Many companies put on hold various construction projects as they are quite expensive and time consuming. A company which is looking to expand the office in the current place will put the plan on hold. Construction at the present location will create hindrance to regular routine and hamper business activities. To overcome such hindrances, in-plant office’s idea evolved. According to this idea, the required plan for expansion in the office is carried over else where. Due to this activity, there is no hindrance caused to regular business activity in the office.In-plant offices are beneficial for businesses which have time constraints and less space for expansion. It is also possible to build an entire office using modular construction solutions. There are many advantages associated with this procedure. Let us look at few of the important. First, there is no disturbance caused while the construction work is in process. Noises arising out of construction are minimized. There is also reduction in the mess that is generally created in the site. Second, the entire process is completed at a faster pace. Business with time constraint will find it very helpful in opting for this procedure. The process is carried over at 5 times higher than the regular construction procedure.As in-plant offices are made-to-build, there is always a possibility of changing the walls in later stages. The office can be shifted to another location without much trouble. With the help of professionals, it is possible to remove the walls and place them at the new location. The entire shifting process will be processed within an hour. Rate of depreciation for modular offices or in-plant offices is less. Most of the businesses consider these as furniture. Long life and ease of handling further increase the savings for a business.In-plant offices require less maintenance. This factor also reduces the overall cost needed for maintenance. The design and built of the office can be changed according to the need at any time. This feature is the main advantage associated with modular offices. A business can change the design, the size and shape according to needs. The entire procedure is also simple. The walls are redesigned and painted with preferred color. They are then put back at the same location or installed at a new location. The change over process is very less. However, the exact time will depend on the size of the already present in-plant office.There are many service providers in the market offering construction solutions for in-plant offices. It is necessary to approach a reputed builder. Experience is the most important factor to consider while selecting a builder. You can also check out previous models built by a builder for final evaluation. Modular offices are technological evolution that reduces construction costs. Using the feature is a great advantage for any business. Flexibility and movement of the office are other advantages associated with modular construction procedures. Seek professional help to build a well-designed modular office that is erected in no time and which meets the requirement.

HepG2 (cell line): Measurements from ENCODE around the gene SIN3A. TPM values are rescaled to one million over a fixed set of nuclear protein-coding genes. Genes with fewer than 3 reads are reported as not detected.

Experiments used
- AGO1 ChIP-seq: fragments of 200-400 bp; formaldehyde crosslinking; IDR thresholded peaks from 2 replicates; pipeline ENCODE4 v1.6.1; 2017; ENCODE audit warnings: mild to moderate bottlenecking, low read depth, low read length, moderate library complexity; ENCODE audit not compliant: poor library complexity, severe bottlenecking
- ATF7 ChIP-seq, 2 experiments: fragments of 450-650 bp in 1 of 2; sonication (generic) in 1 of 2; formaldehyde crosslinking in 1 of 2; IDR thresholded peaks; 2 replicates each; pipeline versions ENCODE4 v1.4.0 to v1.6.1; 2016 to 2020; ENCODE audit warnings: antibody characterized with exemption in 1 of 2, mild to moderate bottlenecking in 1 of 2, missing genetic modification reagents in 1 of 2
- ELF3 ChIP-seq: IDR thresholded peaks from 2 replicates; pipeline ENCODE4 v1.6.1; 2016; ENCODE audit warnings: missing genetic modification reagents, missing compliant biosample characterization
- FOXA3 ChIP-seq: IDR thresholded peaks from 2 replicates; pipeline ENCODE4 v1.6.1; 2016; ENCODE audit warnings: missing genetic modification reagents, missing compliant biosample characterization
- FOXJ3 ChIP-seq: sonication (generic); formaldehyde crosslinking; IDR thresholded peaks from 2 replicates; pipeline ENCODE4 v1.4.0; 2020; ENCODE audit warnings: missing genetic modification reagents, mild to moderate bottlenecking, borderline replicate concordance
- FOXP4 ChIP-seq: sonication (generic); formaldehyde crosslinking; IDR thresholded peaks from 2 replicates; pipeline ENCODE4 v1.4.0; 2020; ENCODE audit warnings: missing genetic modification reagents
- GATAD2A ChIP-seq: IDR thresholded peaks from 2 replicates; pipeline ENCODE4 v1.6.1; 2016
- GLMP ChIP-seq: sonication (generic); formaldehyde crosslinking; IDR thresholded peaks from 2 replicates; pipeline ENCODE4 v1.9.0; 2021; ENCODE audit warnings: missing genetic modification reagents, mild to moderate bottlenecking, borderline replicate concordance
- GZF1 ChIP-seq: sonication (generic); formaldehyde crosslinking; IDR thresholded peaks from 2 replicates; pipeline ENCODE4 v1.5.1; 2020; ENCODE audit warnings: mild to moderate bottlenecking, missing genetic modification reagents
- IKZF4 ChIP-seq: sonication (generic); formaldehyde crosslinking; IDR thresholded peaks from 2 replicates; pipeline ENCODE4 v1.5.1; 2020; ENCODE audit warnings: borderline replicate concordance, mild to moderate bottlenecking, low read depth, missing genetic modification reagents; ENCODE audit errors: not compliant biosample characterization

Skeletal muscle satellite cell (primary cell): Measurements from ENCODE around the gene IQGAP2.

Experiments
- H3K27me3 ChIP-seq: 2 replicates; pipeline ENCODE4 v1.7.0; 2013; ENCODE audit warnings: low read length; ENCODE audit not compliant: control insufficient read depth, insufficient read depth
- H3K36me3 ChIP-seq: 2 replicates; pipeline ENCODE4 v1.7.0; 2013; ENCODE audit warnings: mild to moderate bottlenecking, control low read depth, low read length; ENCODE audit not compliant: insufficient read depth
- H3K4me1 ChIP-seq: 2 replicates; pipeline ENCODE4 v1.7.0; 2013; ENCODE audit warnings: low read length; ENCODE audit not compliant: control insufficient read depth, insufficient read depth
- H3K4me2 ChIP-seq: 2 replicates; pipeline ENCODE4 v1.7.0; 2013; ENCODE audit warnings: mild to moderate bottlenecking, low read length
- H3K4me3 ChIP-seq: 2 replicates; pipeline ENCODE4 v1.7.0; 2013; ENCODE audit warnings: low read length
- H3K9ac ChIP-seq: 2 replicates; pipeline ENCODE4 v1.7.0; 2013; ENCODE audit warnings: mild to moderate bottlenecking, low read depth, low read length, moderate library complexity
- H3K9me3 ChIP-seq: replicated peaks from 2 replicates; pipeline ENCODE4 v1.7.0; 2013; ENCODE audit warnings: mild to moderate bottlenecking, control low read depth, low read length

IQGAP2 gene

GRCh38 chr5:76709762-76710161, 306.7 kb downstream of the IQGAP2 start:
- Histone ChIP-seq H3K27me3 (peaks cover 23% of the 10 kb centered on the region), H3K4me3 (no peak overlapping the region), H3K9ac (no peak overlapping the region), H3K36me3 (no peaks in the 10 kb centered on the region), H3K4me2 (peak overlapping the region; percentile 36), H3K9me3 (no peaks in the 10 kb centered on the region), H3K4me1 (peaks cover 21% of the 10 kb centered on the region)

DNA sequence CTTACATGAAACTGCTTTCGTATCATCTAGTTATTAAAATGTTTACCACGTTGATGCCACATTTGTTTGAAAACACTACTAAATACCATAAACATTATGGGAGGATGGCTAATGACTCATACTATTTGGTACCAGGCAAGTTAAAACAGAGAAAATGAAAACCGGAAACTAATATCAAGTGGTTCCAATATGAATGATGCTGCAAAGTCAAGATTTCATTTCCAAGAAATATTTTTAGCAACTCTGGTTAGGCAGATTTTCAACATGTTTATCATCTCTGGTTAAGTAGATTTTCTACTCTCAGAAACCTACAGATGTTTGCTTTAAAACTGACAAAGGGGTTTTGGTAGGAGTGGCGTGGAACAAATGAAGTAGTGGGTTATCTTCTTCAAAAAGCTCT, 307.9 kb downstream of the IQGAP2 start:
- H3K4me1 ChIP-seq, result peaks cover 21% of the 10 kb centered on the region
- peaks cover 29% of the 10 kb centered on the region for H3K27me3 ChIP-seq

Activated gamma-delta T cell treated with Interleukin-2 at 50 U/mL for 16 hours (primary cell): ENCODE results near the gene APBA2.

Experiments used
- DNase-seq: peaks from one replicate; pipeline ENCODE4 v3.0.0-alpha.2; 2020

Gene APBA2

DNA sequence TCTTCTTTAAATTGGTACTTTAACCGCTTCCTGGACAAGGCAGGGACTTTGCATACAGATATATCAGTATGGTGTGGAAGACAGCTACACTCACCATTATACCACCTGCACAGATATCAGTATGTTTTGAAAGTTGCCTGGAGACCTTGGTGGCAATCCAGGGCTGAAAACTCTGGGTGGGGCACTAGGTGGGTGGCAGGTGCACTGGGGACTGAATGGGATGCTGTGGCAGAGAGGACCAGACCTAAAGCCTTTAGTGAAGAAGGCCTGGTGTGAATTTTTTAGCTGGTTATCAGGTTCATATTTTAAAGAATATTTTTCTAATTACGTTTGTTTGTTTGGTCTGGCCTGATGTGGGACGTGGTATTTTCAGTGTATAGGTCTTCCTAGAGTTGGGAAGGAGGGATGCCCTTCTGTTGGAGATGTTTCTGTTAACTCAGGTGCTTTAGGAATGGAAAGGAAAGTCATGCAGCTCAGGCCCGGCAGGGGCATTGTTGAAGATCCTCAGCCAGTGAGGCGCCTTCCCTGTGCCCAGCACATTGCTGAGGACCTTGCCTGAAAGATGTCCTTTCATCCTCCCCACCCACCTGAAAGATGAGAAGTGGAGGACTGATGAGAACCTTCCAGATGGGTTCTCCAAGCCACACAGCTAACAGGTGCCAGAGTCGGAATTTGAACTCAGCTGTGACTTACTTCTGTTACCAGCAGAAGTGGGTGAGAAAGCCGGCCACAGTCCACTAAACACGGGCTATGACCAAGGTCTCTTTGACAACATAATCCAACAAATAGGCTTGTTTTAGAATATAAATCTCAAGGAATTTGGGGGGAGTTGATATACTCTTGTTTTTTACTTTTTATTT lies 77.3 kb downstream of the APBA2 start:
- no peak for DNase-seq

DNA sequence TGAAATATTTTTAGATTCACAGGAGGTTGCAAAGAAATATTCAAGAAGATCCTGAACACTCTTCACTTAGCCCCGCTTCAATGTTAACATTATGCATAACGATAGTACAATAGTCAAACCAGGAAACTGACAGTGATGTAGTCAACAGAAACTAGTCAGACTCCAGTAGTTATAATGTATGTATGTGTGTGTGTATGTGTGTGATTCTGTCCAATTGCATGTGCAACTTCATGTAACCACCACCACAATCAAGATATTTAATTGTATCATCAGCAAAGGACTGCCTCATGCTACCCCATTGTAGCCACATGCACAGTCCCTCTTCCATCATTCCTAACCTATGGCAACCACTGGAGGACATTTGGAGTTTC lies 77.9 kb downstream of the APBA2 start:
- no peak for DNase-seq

Construction Management Software selection can be an extremely trying experience; and, it can also be highly rewarding. The times when you wrack your brain over details such as how to effectively and safely integrate current business practices, processes and other methodologies into a software package that has been designed mostly for a generic scenario can be downright unsettling. Or, perhaps you will wonder how to take advantage of the software’s more broadly accepted practices for your own business.Commitment to those details is paramount to getting the best Construction Management Software package; one that will fit your business needs most effectively. Without those details being worked out and thought through, the software selection process will not yield the most beneficial outcome. The rewards do come, though; and they come mostly from knowing you have committed the necessary resources to ensure comprehensive and innovative strategies are carried out, toward selecting a software product that will serve its intended purpose for present as well as future business goals.Selecting Construction Management Software is also quite like selecting an automobile or other similar commodity. Software companies, like most companies, compete with one another to bring the best software packages to their potential customers; and the process for selecting which package is best for your particular company needs can be a frustrating task. Because there are so many options and possibilities available in Construction Management Software packages, it is easy to become confused and lost in the jargon and techno-lingo that accompanies such an endeavor; especially for individuals who might be limited in their knowledge of software and other computer related subject matter.Of course, it is also imperative that those who are engaged in studying, testing, practicing, and otherwise evaluating Construction Management Software packages be intimately familiar with the overall business structure and operational processes and procedures. They should also have a solid understanding of how each business sector interfaces with other business sectors, and with suppliers, vendors, consultants and other typical business resources.They also need to have a keen understanding of software and computers, in order to be able to select the best software fit for the business. If they still think a mouse is a rodent, they probably should not be a part of the software selection team!It cannot be stressed enough how important it is to stay focused and attentive to the details. While those details might try to tangle you up in knots, you are in control; you can commit to making the very best Construction Management Software selection possible, for your particular business. Take the bull by the horns; delve into those details with the confidence and assurance that you will ultimately succeed with nothing less than the very best Construction Management Software package available for your specific needs.